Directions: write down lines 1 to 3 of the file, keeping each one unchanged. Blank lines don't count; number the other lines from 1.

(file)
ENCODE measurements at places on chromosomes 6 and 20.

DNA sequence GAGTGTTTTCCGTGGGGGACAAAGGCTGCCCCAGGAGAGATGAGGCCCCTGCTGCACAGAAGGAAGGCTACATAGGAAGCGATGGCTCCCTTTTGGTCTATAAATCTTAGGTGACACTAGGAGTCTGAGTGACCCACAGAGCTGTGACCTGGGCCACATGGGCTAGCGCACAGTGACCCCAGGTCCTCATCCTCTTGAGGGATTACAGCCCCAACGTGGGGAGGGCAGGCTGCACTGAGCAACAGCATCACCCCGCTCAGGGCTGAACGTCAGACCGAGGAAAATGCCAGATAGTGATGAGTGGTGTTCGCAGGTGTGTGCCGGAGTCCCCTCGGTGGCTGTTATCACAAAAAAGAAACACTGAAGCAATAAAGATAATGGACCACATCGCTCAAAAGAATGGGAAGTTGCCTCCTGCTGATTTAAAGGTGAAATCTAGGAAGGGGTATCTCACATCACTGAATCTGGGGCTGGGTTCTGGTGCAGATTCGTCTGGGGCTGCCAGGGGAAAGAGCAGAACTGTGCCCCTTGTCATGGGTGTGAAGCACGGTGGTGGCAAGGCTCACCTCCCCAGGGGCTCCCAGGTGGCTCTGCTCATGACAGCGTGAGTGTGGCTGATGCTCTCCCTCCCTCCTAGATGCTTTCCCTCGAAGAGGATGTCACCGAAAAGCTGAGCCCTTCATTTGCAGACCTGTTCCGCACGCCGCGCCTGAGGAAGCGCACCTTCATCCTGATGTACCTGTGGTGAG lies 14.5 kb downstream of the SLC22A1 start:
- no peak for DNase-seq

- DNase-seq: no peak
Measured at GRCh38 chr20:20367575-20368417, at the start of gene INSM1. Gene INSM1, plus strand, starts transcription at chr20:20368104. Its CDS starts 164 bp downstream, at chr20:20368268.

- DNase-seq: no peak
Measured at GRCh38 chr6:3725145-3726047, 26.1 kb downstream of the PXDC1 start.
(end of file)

ENCODE measurements at places on chromosomes 6 and 20.

DNA sequence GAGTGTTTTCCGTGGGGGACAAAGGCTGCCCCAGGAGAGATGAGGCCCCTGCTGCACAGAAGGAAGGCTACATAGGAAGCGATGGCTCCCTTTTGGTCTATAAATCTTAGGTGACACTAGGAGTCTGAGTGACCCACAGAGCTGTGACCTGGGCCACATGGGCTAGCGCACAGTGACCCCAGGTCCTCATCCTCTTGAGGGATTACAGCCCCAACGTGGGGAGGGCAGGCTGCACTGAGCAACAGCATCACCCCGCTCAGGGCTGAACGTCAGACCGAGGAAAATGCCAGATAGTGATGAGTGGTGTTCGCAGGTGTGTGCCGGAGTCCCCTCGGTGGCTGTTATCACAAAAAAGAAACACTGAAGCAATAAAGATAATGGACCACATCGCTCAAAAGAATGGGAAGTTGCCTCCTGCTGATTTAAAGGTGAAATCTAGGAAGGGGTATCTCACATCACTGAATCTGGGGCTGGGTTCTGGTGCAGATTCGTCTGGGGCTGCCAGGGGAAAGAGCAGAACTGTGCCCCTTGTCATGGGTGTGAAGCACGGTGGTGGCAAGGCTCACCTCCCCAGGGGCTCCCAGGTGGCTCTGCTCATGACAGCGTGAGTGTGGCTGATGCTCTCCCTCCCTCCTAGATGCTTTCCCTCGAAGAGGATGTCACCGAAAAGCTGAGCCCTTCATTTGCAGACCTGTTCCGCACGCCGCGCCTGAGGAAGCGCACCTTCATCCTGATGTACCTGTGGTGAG lies 14.5 kb downstream of the SLC22A1 start:
- no peak for DNase-seq